The depressed nature of the participation rate means we should keep an eye on the wider U6 unemployment rate alongside the traditional U3 figure.
From an earnings perspective, the risk is that the growing hiring difficulties will spark a sharp rise in wages which in turn pushes up inflation. The market forecasts point towards a jump in earnings, with the September figure predicted at 4.7% following a reading on 4.3% in August.
The chart below highlights how such a figure would still be well below the 2020 readings that topped out at 8.1%. However, that rise was borne out of huge unemployment where Covid-19 restrictions adversely impacted low earners. Hence it is more significant to see 4.7% wage growth at times when unemployment is low than a huge spike in average wages driven by a sharp spike in joblessness. Yet again, such a consistent rise in business costs does provide a hinderance for future growth.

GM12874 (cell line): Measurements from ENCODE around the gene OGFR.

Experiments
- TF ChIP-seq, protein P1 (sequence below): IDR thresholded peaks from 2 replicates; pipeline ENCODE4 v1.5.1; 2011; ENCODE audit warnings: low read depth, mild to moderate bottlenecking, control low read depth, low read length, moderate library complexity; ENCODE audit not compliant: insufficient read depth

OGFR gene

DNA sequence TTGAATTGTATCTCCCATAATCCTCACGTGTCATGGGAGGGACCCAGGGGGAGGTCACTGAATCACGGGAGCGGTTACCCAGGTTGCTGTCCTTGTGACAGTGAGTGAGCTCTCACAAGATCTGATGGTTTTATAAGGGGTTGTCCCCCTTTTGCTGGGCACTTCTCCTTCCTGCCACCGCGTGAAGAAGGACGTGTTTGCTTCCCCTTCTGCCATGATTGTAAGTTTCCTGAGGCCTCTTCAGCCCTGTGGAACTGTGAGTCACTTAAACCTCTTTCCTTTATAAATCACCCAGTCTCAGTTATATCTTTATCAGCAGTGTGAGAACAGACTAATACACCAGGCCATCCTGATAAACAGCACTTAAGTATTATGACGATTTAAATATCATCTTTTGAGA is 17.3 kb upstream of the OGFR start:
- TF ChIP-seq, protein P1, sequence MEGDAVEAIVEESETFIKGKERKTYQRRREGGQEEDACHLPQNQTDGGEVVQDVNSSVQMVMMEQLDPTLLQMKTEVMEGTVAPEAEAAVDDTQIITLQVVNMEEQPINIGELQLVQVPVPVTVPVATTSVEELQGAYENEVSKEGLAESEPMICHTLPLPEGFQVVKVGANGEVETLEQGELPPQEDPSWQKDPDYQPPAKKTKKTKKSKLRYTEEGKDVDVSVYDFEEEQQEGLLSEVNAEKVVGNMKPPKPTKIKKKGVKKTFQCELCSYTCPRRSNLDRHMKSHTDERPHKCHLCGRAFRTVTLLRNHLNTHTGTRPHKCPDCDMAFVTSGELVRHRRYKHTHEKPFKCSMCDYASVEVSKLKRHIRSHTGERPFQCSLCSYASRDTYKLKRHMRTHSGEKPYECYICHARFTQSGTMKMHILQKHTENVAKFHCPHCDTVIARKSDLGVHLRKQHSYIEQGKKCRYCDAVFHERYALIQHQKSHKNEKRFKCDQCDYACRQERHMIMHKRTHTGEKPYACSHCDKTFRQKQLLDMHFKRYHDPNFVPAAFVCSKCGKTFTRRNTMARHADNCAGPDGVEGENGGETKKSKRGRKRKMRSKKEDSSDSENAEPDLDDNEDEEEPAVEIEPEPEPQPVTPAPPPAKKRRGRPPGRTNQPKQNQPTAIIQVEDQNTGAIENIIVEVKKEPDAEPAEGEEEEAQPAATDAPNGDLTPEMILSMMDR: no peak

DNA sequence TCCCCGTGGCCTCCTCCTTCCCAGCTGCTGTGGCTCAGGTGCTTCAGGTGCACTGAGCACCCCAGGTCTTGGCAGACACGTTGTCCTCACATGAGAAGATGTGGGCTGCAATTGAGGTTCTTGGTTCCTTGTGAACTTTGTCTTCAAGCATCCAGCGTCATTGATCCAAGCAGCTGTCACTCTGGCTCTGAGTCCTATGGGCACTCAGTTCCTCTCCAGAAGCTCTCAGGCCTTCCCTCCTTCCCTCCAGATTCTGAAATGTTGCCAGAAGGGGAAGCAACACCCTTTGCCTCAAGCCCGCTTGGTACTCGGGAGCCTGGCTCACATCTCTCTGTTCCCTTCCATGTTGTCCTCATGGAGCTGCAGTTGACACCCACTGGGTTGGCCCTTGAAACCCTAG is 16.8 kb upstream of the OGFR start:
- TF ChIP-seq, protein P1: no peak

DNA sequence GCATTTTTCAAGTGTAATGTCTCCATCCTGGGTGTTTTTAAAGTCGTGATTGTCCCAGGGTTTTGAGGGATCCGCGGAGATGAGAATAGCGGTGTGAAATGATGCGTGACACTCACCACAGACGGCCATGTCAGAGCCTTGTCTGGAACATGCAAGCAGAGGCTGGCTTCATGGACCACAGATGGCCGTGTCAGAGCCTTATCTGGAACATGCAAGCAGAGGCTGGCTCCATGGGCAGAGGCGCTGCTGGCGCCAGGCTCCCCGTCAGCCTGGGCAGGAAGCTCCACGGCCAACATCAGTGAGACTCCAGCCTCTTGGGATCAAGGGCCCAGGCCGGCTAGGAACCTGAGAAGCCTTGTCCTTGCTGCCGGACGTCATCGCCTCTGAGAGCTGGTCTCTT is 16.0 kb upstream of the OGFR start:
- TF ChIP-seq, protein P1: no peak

What do other employment readings tell us?
One way to predict where Friday’s jobs report may move is to look at some of the alternate employment readings for gauge on the state of play.
ADP payrolls – the latest September ADP payrolls figure provided a welcome bounce, with the figure of 475,000 managing to recover after insightful 235,000 figure for August. The relationship been ADP and NFP payrolls may not be perfect, but it can often predict the direction of the move. Thus, this ADP rebound does support the notion that we could see a decent recovery for payrolls as expected.
Jobless claims – both initial and continuing jobless claims have been gradually drifting lower of late, pointing towards gradual improvements in the September jobs report. This essentially tells us that there are no signs of an impending rise in unemployment, but will not necessarily give us too much on the payrolls front.